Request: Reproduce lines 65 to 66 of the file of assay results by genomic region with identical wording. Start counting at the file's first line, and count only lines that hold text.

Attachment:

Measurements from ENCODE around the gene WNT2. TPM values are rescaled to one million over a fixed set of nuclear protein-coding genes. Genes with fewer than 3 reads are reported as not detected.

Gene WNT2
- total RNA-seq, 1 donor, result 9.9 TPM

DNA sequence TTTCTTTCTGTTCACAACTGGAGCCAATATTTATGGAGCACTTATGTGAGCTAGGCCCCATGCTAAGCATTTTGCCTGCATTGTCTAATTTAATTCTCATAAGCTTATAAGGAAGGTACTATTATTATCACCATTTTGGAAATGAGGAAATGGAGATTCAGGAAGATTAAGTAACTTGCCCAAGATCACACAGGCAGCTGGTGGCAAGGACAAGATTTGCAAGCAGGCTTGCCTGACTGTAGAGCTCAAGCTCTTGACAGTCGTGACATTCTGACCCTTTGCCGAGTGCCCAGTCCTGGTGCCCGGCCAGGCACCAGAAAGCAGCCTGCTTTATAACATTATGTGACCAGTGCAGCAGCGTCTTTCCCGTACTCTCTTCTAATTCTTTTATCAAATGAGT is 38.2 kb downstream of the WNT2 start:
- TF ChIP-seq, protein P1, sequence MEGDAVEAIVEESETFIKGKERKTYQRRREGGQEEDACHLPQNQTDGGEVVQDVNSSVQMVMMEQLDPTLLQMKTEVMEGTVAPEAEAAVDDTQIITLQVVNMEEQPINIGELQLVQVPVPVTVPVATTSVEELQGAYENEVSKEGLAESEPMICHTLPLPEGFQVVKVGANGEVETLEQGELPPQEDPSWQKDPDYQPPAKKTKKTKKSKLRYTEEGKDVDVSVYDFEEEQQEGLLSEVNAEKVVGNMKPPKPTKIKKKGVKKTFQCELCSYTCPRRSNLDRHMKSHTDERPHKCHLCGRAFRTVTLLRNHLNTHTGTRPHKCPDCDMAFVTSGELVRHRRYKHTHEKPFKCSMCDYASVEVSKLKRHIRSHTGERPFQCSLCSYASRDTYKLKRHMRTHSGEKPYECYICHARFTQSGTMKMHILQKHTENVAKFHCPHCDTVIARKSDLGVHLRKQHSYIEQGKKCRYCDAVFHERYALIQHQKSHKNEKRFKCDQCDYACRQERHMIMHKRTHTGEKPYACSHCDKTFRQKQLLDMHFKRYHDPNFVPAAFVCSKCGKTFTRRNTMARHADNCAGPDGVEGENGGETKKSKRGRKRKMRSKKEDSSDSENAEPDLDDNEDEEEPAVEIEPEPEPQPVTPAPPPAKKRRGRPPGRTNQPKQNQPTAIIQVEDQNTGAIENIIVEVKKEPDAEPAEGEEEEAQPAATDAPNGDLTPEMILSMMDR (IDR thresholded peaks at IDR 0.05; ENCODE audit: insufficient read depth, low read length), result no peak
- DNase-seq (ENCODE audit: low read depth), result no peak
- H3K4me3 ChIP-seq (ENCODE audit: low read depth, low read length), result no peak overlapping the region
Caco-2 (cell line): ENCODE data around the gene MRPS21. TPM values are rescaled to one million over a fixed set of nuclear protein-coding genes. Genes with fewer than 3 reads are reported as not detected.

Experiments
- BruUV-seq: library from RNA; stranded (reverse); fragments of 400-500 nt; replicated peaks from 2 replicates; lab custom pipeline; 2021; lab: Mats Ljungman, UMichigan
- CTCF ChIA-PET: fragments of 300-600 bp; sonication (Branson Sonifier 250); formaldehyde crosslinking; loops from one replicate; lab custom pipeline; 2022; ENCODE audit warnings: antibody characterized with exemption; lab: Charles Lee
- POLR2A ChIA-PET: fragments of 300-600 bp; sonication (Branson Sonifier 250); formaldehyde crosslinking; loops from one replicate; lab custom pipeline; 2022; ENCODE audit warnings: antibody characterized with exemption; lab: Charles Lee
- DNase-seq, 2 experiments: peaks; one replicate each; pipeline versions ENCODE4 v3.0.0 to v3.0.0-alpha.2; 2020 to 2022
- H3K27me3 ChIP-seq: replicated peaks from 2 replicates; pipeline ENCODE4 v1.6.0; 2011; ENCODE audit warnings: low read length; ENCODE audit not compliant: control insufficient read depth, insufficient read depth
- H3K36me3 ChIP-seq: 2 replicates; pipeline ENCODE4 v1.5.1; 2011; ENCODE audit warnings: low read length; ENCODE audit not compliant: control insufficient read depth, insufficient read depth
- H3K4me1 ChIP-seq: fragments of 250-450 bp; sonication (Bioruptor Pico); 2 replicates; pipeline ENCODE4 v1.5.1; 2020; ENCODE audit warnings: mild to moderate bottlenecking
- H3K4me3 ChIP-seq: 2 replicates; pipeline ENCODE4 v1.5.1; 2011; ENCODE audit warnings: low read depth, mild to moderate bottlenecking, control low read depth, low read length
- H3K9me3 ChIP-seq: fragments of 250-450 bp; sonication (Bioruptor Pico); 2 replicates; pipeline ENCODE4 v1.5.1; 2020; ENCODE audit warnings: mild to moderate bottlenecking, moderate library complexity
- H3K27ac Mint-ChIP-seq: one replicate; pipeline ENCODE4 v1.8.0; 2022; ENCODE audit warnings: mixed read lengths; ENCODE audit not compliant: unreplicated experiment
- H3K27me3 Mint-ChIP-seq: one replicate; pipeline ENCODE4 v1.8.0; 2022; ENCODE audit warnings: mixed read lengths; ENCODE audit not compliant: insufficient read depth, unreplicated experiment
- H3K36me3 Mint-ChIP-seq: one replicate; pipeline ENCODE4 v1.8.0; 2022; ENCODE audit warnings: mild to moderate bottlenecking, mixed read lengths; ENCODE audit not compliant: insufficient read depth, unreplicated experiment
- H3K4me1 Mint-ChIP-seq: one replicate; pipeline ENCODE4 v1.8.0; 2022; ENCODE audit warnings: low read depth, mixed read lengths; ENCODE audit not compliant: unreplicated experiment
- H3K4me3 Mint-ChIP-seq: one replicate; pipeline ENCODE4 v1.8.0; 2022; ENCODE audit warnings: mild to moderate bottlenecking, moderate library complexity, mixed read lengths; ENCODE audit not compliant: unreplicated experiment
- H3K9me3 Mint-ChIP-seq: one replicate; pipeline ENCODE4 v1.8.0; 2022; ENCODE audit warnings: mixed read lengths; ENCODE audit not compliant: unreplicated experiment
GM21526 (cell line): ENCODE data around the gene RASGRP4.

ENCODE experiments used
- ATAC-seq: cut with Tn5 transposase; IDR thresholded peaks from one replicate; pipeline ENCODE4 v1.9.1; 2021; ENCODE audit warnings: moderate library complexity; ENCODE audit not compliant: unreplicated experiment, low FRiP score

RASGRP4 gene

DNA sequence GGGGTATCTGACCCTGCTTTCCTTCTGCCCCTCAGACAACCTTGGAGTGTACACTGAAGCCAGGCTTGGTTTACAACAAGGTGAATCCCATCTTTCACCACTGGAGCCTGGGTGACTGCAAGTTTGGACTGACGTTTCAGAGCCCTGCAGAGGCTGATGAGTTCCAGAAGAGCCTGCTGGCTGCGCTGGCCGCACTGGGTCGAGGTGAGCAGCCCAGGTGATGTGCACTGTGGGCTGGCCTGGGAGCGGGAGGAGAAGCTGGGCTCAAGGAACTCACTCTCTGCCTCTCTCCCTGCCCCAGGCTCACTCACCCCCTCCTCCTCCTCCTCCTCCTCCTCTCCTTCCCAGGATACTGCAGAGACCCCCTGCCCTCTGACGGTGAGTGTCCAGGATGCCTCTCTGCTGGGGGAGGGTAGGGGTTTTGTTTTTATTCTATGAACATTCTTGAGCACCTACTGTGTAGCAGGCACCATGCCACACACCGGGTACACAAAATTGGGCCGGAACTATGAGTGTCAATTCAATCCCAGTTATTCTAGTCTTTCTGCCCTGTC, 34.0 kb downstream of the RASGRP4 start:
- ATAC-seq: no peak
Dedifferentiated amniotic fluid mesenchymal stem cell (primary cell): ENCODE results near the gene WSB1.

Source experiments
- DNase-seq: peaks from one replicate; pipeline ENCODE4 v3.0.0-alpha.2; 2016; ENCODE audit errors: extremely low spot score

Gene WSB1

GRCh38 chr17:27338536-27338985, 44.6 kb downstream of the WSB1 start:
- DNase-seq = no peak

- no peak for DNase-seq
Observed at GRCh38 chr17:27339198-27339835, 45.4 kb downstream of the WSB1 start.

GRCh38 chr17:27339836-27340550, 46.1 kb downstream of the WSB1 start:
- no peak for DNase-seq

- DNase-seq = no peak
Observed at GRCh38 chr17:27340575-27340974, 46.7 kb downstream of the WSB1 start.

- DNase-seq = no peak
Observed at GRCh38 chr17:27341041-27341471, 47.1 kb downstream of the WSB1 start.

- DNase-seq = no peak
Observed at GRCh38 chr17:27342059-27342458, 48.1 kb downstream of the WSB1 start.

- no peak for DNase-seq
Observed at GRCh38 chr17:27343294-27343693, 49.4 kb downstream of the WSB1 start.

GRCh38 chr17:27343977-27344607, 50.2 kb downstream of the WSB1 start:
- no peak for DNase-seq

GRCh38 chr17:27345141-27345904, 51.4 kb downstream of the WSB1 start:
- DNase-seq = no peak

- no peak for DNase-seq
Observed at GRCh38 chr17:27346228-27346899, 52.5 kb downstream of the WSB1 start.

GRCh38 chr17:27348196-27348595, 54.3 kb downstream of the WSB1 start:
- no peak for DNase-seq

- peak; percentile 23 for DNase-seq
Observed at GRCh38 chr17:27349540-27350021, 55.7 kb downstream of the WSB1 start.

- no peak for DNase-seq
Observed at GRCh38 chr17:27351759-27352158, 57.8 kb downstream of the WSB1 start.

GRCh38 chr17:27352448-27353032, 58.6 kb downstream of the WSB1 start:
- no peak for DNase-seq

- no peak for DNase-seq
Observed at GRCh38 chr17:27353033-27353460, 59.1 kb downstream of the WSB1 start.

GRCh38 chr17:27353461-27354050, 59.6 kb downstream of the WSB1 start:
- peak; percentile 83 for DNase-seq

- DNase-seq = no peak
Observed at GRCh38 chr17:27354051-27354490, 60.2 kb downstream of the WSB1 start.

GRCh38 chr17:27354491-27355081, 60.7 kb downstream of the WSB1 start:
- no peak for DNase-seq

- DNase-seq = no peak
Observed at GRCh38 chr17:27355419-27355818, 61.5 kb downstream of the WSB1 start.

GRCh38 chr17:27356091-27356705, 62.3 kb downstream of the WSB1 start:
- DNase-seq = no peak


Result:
GRCh38 chr17:27353461-27354050, 59.6 kb downstream of the WSB1 start:
- peak; percentile 83 for DNase-seq